LGBTQ+ and Gender Equity

Where I Stand

I believe that issues of gender identity and sexuality need to inform every aspect of policymaking, from housing to healthcare and beyond. I’m proud to have advanced a number of pieces of legislation supporting the LGBTQ community in Ward 1 and the District of Columbia. Ward 1 and the District have a deep history of welcoming LGBTQ people and a strong network of organizations which serve and celebrate our LGBTQ residents.

Living in DC for more than 15 years, I have become well-acquainted with the issue of street harassment, which studies show is particularly targeted at young people, members of the LGBTQ community, people from communities of color, and people from low-income communities. As Councilmember, I have directed our government’s attention to the issue. At my request, the Council held its first-ever public roundtable on the issue, got stories on the record from victims, and we’re now moving forward with legislation I introduced that focuses on training and education to eradicate the behavior without criminalizing it.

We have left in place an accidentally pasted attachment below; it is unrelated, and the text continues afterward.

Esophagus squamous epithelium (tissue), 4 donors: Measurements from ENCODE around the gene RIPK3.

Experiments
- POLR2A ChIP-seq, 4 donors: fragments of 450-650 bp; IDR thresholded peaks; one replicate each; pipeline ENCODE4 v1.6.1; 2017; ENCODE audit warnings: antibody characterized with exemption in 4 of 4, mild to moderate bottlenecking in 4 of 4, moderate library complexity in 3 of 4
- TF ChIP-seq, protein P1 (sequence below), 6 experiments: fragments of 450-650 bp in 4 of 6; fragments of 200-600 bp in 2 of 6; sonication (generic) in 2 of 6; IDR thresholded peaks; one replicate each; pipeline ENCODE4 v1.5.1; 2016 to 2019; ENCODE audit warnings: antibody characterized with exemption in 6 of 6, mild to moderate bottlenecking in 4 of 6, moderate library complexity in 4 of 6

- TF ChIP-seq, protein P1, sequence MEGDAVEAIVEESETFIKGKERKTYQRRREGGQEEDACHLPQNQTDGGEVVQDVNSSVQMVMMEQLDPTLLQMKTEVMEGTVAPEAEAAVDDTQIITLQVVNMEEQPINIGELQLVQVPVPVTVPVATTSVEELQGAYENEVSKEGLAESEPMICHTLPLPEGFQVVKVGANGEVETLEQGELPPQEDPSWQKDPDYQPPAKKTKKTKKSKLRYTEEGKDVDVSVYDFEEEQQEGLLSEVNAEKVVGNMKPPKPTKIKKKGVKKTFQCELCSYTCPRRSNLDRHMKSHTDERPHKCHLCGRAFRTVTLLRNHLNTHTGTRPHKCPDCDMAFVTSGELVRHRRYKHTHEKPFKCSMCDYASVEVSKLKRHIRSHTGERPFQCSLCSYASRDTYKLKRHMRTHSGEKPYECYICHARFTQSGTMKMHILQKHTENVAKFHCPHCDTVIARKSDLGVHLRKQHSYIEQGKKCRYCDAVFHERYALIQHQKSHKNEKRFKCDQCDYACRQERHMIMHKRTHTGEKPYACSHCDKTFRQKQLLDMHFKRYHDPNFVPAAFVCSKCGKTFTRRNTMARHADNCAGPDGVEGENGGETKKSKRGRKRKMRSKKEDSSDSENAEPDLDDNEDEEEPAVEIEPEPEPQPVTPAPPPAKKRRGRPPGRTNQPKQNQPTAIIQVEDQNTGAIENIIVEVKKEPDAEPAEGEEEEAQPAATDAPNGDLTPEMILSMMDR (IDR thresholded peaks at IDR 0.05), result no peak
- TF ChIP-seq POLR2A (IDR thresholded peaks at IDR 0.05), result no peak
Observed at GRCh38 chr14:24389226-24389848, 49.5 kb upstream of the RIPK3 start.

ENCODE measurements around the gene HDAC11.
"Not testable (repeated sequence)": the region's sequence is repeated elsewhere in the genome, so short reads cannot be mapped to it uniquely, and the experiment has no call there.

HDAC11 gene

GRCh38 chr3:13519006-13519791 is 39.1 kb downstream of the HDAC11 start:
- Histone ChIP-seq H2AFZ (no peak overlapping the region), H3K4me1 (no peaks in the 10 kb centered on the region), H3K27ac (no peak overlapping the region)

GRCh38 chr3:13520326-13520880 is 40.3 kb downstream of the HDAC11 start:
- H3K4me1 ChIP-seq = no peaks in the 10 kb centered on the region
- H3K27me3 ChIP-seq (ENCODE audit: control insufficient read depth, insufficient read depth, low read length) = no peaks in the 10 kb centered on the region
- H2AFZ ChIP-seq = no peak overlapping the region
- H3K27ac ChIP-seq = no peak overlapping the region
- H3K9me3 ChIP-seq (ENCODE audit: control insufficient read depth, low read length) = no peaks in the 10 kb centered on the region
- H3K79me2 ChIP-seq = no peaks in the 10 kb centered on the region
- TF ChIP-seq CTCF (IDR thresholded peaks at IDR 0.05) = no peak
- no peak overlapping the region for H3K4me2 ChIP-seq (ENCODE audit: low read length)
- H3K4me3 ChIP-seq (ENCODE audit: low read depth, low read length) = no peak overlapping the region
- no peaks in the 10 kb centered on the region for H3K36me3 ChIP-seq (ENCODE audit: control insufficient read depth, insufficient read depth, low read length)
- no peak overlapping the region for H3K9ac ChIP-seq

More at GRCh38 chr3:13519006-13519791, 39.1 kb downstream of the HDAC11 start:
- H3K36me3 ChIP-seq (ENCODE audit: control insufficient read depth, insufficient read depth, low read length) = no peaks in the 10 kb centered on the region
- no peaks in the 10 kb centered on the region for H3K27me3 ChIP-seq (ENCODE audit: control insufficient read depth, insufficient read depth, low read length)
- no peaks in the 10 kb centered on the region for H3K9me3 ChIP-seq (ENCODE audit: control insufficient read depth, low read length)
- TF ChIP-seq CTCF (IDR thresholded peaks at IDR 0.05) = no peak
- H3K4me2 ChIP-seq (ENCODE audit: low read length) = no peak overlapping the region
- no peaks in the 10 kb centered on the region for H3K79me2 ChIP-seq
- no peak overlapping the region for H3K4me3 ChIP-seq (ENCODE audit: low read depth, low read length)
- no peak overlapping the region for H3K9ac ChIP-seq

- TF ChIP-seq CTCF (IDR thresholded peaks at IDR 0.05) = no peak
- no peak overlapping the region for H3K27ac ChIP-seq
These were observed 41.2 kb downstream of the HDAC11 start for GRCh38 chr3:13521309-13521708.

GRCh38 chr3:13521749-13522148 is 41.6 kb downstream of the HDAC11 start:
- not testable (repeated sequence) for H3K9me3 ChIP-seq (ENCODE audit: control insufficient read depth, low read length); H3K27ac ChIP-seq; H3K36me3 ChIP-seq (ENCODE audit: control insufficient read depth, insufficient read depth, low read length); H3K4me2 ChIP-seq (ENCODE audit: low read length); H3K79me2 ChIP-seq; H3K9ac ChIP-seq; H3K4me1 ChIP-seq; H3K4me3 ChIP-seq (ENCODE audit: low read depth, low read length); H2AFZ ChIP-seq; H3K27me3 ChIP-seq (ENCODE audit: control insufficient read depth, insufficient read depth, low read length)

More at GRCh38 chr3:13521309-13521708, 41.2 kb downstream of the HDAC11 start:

What I've Done

  • Introduced the Equal Access to Changing Tables Amendment Act of 2019, which ensures adequate diaper changing facilities in restrooms regardless of gender. 

  • Wrote a new law that allows District residents to select a nonbinary gender option on their licenses, learner’s permits, or ID cards issued by the Department of Motor Vehicles.

  • Co-introduced the LGBTQ Health Disparities Documentation Act, which would direct the Department of Health to collect sexual orientation and gender identity data in its annual health survey to increase the visibility of health disparity issues in the community and help lawmakers and agencies better allocate funding.
  • Introduced, passed, and funded the Street Harassment Prevention Act to target and eradicate street harassment through education, culture change, and by gathering data on the problem that will help us focus our resources. The Act establishes an Advisory Committee on Street Harassment, administers funding for prevention programs, and directs the DC Office of Human Rights to develop educational guidelines for District employees on street harassment.
    • The bill was developed with organizations like Collective Action for Safe Spaces (CASS) who have been championing this issue in the District.
    • The bill takes an intersectional and anti-criminalization approach to the issue, and targets high-risk areas like public transportation, for-hire vehicles, bars, sidewalks, and other public spaces.
  • Fully funded DC’s Comprehensive Plan to End Youth Homelessness, with specific provisions to support LGBTQ youth experiencing homelessness.
  • Coordinated the Metro Washington Council of Governments’ first ever panel on youth homelessness and LGBTQ youth.